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Religious combatants

I was wandering through Braithwaite's Beginnings of Quakerism last night when I found this brief description of religious combat:

This general knowledge of the Bible was now diffused, and accordingly when the era passed in which the State repressed schisms and sects, it was at once succeeded by an age of controversial warfare between conflicting opinions. Polemic replaced persecution, and its virulence was at least better than the fires of Smithfield.

In the keen doctrinal atmosphere of the time, a day's dispute in public between opposing combatants was the most delightful and improving of pastimes. A Puritan divine, for example, at Henley-in-Arden, would take up the cudgels against preaching without a call and argue his case with five private preachers - a nailer, a baker, a plough-wright, a weaver, and a baker's boy.

When Thomas Taylor, who afterwards became a Friend, disputed at Kendal in 1650 on the subject of infant-baptism in the parish church against three other ministers, and had got the better of them, his hearers ran up Kendal Street crying "Mr. Taylor hath got the day! Mr. Taylor hath got the day!" with an enthusiasm now reserved for the result of a game of football. (17-18)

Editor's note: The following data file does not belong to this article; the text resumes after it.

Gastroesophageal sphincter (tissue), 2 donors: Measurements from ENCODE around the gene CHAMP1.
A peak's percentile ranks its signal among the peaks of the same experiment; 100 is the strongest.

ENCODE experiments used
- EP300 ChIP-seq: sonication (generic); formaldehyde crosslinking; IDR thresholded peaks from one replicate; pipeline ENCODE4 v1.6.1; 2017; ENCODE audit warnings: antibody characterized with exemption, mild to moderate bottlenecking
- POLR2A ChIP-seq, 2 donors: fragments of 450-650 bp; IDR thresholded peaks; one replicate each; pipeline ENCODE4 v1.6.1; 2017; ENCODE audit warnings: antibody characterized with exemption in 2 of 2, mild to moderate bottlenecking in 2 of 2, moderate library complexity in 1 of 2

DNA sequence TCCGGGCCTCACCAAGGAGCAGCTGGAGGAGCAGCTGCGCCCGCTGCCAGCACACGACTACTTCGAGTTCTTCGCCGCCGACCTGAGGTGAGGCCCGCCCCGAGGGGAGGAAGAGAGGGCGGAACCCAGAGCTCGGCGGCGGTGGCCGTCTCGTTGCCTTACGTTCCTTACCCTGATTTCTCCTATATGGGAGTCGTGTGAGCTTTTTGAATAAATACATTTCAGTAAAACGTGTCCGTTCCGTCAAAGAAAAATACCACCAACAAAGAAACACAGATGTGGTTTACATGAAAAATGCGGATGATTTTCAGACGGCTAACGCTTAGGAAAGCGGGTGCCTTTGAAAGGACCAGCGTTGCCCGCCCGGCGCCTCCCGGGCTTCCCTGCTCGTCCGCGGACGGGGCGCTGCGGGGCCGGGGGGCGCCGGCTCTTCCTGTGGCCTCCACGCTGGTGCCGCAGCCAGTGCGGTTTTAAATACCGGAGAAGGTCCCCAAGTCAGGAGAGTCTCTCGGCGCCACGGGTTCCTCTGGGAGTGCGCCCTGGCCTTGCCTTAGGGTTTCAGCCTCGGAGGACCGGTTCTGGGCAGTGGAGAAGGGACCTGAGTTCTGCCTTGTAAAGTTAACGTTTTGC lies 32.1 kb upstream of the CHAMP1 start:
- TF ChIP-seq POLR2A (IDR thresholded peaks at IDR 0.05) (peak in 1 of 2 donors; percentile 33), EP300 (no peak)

Christopher Hill's The World Turned Upside Down presents similar stories. Braithwaite is right that times have changed. The explosion of religious interest in England (and its former colonies) burst out, eventually created a new tolerant world, and then faded back.

Religious discussion continues, of course, but public combat? Could it find a similar audience today?


Such "public combat" does take place on-line, including in the Quaker blogging world. (See for example this ongoing "combat", in which I am (alas!) deeply entangled, at Zach Alexander's blog site.)

When I was young such "combats" happened a lot in college dormitory "bull sessions", but I don't know whether they still happen there to the same extent today. I get the impression that not all generations of college students are equally alive to the Big Questions, or are equally willing to entertain new ideas about them.